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Re: Was getting 4 dots, now get 2...

Postby celving » Fri Jul 25, 2008 2:22 pm

oldcrooner wrote:It does indeed seem that the Netflix servers are getting over taxed and are shifting down to a lower bitrate to accomodate?

FWIW, Netflix's servers aren't overloaded.

I'd suspect you're simply being affected by congestion on your ISP's network. Obviously, their network is much more congested in the evening. If there's too much congestion, the Roku box will indeed switch to a lower quality stream.

(The downswitching is especially common with cable ISPs that advertise "Boost" features. "Boost" actually works by limiting the download speeds of long downloads. The Roku box, of course, is essentially downloading a very large movie file from Netflix.)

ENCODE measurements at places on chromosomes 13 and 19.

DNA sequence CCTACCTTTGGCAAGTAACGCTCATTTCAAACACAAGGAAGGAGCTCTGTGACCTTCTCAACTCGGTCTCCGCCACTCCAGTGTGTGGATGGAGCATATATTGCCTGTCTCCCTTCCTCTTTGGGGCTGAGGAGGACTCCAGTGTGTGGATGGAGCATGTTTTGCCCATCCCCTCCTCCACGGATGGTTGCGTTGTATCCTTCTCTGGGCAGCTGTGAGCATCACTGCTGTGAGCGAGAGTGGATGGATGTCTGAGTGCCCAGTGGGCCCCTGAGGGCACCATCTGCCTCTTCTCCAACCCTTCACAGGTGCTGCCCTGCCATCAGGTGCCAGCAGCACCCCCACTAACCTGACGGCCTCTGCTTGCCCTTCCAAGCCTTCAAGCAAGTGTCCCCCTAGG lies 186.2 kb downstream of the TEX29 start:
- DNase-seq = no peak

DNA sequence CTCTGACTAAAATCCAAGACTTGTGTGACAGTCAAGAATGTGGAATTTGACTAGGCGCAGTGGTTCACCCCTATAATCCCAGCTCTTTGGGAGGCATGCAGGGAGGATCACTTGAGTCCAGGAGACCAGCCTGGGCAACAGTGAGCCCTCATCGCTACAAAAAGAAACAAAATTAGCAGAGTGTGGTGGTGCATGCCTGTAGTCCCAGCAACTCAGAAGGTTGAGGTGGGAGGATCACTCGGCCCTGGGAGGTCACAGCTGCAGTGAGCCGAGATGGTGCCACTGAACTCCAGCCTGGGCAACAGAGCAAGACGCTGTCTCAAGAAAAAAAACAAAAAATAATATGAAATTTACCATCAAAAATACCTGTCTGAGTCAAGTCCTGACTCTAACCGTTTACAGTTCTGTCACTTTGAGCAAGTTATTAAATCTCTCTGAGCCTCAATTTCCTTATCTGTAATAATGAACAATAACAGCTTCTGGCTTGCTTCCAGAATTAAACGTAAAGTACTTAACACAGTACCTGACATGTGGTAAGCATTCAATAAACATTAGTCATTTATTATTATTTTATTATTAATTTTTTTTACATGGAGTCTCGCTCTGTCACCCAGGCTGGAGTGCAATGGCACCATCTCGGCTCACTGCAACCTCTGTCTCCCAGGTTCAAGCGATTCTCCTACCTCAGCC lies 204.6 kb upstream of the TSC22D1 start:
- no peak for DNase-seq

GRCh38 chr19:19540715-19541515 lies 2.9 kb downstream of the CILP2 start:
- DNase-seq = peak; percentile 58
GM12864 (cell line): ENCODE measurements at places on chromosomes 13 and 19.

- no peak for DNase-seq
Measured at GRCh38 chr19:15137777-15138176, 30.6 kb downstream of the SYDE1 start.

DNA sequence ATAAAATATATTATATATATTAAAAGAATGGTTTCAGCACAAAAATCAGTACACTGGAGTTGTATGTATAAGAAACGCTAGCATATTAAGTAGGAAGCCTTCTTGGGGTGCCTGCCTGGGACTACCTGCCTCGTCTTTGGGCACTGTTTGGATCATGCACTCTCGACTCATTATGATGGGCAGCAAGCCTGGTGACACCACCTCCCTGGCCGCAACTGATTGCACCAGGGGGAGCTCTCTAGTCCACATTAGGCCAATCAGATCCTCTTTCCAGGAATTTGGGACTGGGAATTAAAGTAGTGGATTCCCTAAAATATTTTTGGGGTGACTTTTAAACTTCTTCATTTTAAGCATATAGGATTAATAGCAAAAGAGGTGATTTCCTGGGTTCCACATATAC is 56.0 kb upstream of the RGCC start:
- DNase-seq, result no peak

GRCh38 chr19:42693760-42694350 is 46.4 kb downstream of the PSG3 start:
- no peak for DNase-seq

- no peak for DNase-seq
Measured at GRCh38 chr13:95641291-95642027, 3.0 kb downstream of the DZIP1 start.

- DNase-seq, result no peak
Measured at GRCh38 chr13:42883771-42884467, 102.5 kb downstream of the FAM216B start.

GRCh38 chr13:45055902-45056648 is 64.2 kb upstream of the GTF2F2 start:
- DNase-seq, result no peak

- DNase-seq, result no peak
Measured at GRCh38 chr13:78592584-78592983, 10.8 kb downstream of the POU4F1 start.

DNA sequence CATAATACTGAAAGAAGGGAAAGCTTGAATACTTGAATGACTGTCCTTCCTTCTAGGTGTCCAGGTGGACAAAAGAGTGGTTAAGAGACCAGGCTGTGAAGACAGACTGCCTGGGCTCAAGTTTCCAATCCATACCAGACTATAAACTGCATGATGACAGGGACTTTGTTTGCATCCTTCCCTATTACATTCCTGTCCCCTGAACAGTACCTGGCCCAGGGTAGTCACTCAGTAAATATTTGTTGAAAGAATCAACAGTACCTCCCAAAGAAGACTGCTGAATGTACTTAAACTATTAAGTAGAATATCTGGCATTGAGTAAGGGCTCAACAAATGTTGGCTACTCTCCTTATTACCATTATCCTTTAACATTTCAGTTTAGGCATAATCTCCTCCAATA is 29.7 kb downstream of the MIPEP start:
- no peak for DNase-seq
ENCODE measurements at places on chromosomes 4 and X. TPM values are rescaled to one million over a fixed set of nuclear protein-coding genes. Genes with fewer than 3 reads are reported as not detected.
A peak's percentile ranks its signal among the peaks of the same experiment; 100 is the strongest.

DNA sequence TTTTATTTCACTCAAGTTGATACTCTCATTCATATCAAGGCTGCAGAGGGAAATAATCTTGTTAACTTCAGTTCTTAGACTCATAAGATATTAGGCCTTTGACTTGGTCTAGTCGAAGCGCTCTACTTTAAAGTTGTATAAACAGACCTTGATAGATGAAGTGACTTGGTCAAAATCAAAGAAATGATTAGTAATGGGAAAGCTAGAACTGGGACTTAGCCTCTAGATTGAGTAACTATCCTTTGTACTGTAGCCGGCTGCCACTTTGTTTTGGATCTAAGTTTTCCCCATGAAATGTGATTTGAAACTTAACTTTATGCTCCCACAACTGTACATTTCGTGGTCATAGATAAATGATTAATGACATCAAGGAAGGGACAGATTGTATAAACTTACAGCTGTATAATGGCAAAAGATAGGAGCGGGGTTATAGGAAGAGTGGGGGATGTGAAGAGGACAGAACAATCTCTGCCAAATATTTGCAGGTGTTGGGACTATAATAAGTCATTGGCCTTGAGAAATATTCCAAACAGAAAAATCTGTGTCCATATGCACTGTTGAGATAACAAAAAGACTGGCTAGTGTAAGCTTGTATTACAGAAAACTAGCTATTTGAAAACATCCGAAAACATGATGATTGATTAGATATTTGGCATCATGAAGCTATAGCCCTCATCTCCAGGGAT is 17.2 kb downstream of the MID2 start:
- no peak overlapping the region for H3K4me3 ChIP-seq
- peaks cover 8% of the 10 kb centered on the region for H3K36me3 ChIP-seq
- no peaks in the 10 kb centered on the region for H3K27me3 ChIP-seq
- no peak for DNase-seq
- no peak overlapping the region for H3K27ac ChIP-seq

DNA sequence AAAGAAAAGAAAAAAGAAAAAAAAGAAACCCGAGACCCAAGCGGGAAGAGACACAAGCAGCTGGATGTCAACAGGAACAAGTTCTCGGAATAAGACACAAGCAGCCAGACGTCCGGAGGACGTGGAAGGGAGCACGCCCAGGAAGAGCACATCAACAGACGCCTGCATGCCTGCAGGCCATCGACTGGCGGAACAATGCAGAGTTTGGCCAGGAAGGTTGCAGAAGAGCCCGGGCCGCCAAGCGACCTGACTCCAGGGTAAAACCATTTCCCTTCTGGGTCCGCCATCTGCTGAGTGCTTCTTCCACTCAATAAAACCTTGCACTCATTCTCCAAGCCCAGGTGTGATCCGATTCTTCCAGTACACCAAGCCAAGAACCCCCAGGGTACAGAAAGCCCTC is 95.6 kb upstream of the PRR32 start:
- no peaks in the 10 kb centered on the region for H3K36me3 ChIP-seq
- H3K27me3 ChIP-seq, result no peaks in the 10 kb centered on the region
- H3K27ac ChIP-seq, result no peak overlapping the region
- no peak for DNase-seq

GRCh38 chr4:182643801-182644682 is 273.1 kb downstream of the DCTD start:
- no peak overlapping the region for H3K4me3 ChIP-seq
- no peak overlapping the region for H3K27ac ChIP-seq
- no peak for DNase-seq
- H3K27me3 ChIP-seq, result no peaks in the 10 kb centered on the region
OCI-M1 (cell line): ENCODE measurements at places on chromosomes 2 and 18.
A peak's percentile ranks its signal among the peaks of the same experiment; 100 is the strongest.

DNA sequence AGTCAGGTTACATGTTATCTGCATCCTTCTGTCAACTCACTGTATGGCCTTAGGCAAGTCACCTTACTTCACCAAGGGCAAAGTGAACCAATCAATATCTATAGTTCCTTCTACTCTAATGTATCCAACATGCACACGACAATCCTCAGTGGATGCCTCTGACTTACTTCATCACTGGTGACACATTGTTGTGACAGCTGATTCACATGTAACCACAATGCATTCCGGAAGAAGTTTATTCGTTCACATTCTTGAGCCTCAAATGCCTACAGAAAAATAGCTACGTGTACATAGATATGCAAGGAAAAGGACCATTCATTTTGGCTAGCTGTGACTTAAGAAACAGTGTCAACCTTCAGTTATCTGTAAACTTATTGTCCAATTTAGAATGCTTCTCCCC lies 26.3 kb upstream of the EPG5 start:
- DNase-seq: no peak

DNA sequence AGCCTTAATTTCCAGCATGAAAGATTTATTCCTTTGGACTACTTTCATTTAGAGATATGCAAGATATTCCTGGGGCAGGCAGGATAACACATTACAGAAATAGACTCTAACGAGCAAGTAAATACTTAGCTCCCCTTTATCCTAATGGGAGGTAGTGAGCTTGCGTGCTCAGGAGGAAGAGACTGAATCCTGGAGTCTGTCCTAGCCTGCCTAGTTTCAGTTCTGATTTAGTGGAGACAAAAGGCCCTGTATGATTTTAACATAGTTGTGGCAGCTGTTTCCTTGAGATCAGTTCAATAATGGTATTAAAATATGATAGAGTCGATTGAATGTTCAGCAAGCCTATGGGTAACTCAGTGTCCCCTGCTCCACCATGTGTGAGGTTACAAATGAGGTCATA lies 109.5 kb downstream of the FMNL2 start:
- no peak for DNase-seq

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I know what you mean...

Postby RebelElvis10 » Fri Jul 25, 2008 4:20 pm

Just starting like two days ago my Roku player has gone to 4 circles, which it has always been at, to just 2 for most things. I did the code to always get 4 circles, but then it took forever to download and start the movie or tv show. So I did my research on here and came across the QoS stuff and turned it off on my computer. I just did that this morning and since I have, I have gotten 4 circles on everything once again!! By the way, I am a new member and just signed up today because I have been reading this forum for about a month or two now. I have had my Roku Player for about two months as well.
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Postby Durf » Sat Jul 26, 2008 12:03 am

Don't forget it could also be wifi interference...if your running wifi.
That was my issue.
Great info btw here. Thanks!
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Postby RebelElvis10 » Sat Jul 26, 2008 5:33 pm

Durf wrote:Don't forget it could also be wifi interference...if your running wifi.
That was my issue.
Great info btw here. Thanks!